Eryck Abecassis (b. 1956) – is a composer, synthesist, and electric guitar player, living and working in Algeria. His work field ranges from classical to electronic music, theater, Urban installations, and movies. His style is a mix of contemporary electronic noise music. In the year 2011, he was nominated for a program „Cultures France Hors Les Murs“. Musicologist Ona Jarmalavičiūtė has asked the composer to deconstruct the process of his creation in the following interview.
Define inspiration – does it exist?
No, it doesn’t. Works exist yes, works and movements.
How do you usually create a new idea of a piece?
It is complicated – mainly a question of desire and curiosity. This I can tell that usually, my ideas come during the sleep or the night, or the nap…
How does the process of forming an idea look like?
It’s more or less big circular space, with a kind of mental dance around it, a very pleasing game for me.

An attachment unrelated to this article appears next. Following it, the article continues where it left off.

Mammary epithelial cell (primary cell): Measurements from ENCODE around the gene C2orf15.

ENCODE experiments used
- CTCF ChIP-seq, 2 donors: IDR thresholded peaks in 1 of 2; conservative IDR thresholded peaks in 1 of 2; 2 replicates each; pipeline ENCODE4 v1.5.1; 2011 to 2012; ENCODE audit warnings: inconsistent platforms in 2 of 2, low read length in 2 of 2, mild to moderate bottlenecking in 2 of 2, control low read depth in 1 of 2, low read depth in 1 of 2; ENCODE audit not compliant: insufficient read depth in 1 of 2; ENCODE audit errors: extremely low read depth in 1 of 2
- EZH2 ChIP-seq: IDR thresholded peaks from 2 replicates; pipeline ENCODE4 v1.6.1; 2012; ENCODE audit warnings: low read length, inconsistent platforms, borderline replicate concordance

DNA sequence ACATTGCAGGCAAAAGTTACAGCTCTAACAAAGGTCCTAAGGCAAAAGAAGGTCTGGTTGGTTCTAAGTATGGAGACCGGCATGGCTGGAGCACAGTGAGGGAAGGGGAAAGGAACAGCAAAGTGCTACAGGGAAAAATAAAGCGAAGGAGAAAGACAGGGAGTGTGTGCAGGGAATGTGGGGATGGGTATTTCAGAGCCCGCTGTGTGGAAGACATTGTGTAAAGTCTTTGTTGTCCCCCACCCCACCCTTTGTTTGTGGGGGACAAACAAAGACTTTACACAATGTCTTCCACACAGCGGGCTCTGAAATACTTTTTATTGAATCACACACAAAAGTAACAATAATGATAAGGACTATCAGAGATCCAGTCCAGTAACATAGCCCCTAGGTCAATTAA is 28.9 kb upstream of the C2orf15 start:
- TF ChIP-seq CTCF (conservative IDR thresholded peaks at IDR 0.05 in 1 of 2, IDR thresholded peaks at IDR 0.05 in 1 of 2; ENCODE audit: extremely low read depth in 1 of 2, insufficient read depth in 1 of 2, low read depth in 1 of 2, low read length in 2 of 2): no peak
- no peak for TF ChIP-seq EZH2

How do you transform the abstract idea into the material – sketch, notes?
By experimenting it, sketch sometimes. Sorry if it is too simple or boring, but I work most of the time hard to make it real.
What form do your notes and sketches take?
Usually, it is a sentence, words sequences, or graphic structures with many arrows.
What do you do to get into your creative zone?
Relaxation, coffee, walk.
Can you see your finished product before you start it?
Haha, what a romantic joke, thanks for reminding me that some artists pretend to, very fun.
How does the initial process of music-making looks in your creative process?
Mostly like the chaos that I try to tame.
When do you decide that the preparation (precomposition) period is over and now you will start to actually compose?
So-called preparation is already the composition for me, I don’t separate.
Please describe your state of mind when you are creating something.
Pleasure, pain, doubt, hysteria, awake, focused.
How do you know when a piece or project is finished and needs no additional work?
I don’t know if it is a decision, but mostly the music decides for you, no?
Do you critique your own work?
Yes a lot, but the right timing is the most important factor, otherwise it can turn to auto-censoring, I think.
Do you identify with your creative product?
No, never. I always preserve a healthy distance with it.
Thank you for the conversation!